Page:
Tuesday, September 30, 2014


Ryder Cup 2014


There were some pretty nasty comments floating around following last Sunday’s conclusion of the Ryder Cup. At least from the contingent on the North American continent.


Every two years, an American contingent of golfers takes on a group from Europe for bragging rights. There is a wee cup that goes to the victors, seventeen inches in height. That little cup is perhaps the most hotly contested piece of hardware in the sporting world today.


For many years, the Americans dominated the game. 1977 was the last year that the championship was played between Americans and golfers from Great Britain and Ireland. European golfers joined the team in 1979, and, for some reason, things have not gone very well for the American golfers after that date. Since 1979, the Europeans have won the title ten times, the Americans seven. Europe has been represented by players from: Spain, Sweden, France, Italy, Belgium, Germany, and Denmark.


The Europeans won the title for the third consecutive time on Sunday at the Gleneagles Hotel in Perth and Kinross, Scotland. In 2016, the Ryder Cup will be contested in Minnesota. The 2018 Cup will be played in France at Le Golf National Club.


For the past couple of years, legendary golfer Tom Watson has been responsible for assembling the American team. He is the captain, and it was his duty to put together a winning team. There are singles matches, and different types of foursomes. There are 28 points at stake, and teams receive half points for ties.


Following the devastating loss, an American commentator spoke with Phil Mickelson, the most successful player on their team. I was a bit shocked when the interviewer intimated that one day Phil would likely become the captain of the team. I was more shocked when Phil began criticizing the entire American process: team selection, team chemistry, team philosophy. Hardly a team approach from the left-handed player.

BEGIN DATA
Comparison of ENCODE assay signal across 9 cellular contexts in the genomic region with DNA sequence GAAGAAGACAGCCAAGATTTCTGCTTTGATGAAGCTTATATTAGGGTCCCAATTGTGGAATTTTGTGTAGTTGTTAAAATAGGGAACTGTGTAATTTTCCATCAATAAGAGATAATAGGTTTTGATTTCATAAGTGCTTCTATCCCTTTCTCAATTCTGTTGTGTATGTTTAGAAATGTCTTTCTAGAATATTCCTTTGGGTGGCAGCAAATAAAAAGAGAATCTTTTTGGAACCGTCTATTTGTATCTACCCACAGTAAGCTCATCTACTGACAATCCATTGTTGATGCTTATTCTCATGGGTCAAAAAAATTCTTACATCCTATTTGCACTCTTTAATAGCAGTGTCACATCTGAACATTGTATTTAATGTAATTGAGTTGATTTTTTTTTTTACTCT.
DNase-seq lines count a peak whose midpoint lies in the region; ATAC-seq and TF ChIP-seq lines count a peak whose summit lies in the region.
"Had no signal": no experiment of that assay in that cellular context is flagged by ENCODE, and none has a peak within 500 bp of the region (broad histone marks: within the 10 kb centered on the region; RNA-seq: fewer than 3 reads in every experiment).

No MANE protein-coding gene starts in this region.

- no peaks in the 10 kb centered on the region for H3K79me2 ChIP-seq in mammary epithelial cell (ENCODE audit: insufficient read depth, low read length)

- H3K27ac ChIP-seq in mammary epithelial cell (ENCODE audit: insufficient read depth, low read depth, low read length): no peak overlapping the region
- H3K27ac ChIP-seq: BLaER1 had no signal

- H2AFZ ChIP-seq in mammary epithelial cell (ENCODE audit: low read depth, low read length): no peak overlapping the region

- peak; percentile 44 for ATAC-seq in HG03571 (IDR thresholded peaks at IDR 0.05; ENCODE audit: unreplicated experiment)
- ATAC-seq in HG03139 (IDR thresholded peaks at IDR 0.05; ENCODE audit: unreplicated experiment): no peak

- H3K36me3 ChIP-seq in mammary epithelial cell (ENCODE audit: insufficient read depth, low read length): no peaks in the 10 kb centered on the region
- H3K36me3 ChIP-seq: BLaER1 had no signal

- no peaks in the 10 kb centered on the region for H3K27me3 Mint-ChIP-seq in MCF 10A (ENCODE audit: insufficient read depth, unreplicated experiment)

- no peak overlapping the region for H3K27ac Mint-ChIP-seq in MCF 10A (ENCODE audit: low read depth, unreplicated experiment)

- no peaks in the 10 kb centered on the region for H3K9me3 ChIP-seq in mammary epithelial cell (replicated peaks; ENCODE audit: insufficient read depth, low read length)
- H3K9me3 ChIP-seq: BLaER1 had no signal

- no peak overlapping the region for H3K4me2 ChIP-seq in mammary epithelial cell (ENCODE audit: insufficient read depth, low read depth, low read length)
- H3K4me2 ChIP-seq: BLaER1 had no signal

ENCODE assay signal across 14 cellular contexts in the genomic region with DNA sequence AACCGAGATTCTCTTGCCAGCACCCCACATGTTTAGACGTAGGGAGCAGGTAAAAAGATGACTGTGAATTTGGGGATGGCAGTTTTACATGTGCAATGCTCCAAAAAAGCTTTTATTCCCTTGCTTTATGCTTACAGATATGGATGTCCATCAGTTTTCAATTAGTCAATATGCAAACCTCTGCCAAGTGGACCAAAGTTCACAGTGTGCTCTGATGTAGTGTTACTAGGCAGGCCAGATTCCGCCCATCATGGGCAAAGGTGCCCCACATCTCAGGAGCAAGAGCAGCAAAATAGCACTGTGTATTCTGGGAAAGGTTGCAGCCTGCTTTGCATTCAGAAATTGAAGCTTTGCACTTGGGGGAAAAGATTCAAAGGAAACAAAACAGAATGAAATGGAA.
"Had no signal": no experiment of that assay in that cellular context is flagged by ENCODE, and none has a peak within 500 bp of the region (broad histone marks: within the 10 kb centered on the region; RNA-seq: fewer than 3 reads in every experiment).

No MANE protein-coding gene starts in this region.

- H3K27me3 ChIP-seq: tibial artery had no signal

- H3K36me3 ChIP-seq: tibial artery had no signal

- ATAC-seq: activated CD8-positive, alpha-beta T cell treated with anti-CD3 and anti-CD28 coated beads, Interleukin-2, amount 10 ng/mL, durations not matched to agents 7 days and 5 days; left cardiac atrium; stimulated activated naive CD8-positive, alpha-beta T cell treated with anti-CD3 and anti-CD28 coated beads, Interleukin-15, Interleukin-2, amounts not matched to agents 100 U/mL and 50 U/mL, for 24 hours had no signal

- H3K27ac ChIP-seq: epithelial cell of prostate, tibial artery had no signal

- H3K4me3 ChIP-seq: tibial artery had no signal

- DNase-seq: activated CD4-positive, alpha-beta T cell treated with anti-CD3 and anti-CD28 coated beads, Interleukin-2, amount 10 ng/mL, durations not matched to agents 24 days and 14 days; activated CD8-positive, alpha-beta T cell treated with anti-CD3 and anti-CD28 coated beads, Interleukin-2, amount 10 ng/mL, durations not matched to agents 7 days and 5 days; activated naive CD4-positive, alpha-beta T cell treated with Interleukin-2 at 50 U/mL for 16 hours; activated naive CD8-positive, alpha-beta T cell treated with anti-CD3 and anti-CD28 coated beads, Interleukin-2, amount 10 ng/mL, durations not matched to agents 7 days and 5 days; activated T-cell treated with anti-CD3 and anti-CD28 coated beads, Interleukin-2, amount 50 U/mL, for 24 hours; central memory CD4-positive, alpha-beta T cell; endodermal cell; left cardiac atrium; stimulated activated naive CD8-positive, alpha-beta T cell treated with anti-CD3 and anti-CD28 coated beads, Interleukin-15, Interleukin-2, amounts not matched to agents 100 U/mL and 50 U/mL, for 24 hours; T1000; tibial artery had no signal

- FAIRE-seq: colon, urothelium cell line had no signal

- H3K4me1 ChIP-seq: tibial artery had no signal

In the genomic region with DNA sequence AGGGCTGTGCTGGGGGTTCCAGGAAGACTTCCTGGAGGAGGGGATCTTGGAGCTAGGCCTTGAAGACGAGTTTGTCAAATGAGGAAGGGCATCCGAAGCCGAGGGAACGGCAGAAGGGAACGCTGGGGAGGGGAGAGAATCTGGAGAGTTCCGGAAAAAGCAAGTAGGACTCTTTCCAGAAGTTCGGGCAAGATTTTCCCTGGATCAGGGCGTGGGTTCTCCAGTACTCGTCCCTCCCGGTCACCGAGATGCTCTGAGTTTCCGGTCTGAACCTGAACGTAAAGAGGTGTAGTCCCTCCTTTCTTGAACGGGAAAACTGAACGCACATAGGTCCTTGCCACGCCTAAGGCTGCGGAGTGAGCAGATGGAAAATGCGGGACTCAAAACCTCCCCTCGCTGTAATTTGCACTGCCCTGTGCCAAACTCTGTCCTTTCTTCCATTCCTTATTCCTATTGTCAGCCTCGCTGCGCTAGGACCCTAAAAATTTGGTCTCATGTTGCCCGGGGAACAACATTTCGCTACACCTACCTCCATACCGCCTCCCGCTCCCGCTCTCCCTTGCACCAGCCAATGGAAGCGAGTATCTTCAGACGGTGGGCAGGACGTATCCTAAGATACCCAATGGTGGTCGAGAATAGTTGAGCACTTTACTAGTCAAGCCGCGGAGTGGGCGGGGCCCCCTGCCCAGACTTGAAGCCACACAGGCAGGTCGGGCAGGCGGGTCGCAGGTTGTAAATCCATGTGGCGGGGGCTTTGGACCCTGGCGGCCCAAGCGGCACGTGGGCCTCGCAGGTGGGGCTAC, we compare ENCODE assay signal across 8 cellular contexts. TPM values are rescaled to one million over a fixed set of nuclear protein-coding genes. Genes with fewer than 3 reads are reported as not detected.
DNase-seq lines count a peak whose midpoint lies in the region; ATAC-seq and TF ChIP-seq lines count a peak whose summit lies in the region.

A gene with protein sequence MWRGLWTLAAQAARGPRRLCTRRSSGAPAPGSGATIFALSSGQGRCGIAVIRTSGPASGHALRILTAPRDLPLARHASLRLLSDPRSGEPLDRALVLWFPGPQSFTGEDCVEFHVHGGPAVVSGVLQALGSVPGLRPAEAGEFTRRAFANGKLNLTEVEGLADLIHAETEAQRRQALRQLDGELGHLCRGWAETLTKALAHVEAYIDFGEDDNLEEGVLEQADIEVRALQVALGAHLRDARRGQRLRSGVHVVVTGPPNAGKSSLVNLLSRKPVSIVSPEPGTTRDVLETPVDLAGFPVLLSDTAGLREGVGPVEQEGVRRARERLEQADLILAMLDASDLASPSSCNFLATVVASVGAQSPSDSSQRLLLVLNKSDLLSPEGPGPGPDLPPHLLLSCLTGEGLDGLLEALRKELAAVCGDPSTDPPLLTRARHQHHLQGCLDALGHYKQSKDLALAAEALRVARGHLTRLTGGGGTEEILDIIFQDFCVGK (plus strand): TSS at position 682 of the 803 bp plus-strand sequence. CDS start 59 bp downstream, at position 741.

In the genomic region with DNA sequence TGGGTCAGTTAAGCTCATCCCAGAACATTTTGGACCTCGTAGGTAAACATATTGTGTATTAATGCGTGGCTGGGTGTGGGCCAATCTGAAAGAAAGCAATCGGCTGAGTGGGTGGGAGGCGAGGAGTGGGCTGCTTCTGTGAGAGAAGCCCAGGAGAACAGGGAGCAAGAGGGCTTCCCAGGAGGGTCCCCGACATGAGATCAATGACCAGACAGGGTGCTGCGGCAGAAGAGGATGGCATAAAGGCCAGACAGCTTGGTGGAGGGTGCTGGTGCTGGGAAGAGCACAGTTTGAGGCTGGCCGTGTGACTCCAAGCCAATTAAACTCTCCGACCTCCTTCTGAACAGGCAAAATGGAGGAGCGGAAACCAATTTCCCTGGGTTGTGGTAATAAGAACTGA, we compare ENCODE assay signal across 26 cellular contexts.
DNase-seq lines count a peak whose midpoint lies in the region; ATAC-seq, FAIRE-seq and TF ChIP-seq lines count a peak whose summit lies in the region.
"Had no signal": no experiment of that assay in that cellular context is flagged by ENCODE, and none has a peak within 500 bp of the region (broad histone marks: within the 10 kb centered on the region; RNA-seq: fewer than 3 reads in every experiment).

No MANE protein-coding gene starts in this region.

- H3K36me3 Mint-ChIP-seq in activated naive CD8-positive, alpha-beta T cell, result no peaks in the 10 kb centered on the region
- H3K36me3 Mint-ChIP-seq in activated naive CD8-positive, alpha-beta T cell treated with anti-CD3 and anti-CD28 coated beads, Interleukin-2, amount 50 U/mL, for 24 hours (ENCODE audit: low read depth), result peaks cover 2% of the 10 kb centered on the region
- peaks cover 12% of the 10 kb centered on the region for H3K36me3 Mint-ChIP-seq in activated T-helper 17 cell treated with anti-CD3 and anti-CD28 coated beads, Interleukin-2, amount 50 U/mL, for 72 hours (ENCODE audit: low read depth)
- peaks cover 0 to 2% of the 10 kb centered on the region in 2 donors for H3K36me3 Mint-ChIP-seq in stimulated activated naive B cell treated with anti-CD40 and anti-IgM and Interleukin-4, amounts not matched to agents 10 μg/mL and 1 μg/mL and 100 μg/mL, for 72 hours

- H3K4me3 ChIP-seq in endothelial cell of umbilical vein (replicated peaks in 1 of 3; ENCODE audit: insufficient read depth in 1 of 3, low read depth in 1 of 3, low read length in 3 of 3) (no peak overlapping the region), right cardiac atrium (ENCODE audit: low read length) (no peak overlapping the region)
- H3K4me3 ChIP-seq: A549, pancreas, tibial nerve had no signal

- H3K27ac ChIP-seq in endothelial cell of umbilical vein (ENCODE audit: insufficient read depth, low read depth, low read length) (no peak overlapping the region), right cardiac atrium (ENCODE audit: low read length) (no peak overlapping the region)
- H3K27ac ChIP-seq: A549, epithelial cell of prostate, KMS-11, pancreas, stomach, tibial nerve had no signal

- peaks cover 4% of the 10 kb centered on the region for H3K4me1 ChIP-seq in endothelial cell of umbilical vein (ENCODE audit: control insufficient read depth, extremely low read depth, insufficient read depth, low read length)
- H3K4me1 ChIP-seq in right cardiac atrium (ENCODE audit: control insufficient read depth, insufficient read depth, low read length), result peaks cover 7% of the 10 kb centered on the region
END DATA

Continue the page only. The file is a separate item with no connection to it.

Watson had decided to sit Mickelson out for the games last Saturday. Mickelson and Keegan Bradley did not play well Friday, and the captain went with a hunch to play Rickie Fowler and Jimmy Walker. Mickelson was steamed at the slight, and likely dashed his chances of becoming a captain any time soon with his tirade.


The European team was led by Rory McIlroy, the best golfer in the world today. But it was a 38 year old rookie from Wales who really put a pin in the American balloon. Jamie Donaldson was four strokes up on Keegan Bradley with four holes to play. His nine iron shot from 146 yards out rolled next to the cup. That was all she wrote. Captain Watson shook his hand, signalling the European victory.


The Europeans had scored 16 ½ points to 11 ½ for the Americans. They got to pop the corks, and kept the Ryder Cup for the eighth time in the last ten championships.

The players receive no prize money for their efforts. The golf associations and the television networks do quite well from the event. There are enormous crowds following the golfers throughout the week. All matches are hotly contested, to say the least. National pride, and all that stuff.


Serious golf fans on this side of the Atlantic can now go back on their regular sleep schedule. They set their alarms for three in the morning last weekend, as the golf was six hours ahead of us, thanks to Sir Sanford Fleming.


James Hurst

September 30, 2014


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